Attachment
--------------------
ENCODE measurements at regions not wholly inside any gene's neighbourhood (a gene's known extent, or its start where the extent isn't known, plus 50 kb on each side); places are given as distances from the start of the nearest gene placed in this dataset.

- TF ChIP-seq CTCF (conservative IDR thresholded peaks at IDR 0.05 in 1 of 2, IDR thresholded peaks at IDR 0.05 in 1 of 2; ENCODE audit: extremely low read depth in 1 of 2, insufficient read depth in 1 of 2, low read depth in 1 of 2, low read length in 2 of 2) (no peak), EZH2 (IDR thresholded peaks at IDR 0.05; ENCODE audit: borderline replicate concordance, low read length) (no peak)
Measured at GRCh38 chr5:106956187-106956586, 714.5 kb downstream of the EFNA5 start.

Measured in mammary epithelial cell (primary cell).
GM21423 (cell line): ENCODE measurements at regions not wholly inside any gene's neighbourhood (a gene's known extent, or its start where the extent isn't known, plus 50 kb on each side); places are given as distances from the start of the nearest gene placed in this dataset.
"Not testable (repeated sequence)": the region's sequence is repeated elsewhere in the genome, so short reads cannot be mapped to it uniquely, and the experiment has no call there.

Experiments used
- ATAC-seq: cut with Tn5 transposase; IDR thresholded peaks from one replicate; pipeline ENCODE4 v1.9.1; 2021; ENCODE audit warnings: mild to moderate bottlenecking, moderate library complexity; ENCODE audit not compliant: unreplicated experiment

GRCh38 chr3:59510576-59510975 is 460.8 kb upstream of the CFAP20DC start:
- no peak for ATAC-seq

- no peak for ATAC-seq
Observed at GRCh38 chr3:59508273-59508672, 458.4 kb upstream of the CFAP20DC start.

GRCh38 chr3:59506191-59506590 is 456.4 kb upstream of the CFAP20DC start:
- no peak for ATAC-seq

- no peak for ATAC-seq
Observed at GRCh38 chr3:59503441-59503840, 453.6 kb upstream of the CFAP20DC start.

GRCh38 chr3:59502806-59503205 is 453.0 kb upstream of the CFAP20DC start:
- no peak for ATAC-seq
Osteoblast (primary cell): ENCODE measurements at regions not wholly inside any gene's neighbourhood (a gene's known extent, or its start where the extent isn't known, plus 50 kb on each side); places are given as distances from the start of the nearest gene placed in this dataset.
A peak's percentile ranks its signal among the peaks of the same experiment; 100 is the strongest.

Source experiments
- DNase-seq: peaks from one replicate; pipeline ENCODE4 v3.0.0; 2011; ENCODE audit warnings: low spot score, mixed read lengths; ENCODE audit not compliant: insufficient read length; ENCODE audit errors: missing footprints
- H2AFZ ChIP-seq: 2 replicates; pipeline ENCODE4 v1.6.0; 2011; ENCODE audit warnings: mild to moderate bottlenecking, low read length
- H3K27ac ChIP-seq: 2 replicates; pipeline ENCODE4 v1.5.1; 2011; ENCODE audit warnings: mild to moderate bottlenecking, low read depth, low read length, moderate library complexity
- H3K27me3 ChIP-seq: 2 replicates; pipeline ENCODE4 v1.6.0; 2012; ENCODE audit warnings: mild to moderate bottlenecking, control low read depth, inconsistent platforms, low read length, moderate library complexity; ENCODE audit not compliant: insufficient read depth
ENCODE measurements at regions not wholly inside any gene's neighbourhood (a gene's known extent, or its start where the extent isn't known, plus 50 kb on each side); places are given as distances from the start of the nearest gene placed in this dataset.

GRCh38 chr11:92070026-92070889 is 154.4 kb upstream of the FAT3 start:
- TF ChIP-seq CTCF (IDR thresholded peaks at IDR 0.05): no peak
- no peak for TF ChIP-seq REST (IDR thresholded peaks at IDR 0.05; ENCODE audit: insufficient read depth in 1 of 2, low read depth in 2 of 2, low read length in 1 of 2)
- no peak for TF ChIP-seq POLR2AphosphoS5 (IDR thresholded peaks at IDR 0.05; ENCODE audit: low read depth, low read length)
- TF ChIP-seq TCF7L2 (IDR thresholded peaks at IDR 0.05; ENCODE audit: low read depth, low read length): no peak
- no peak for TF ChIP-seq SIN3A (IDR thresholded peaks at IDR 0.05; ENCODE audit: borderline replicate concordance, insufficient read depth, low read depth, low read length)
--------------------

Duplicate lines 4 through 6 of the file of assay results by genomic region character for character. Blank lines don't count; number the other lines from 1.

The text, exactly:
Measured in mammary epithelial cell (primary cell).
GM21423 (cell line): ENCODE measurements at regions not wholly inside any gene's neighbourhood (a gene's known extent, or its start where the extent isn't known, plus 50 kb on each side); places are given as distances from the start of the nearest gene placed in this dataset.
"Not testable (repeated sequence)": the region's sequence is repeated elsewhere in the genome, so short reads cannot be mapped to it uniquely, and the experiment has no call there.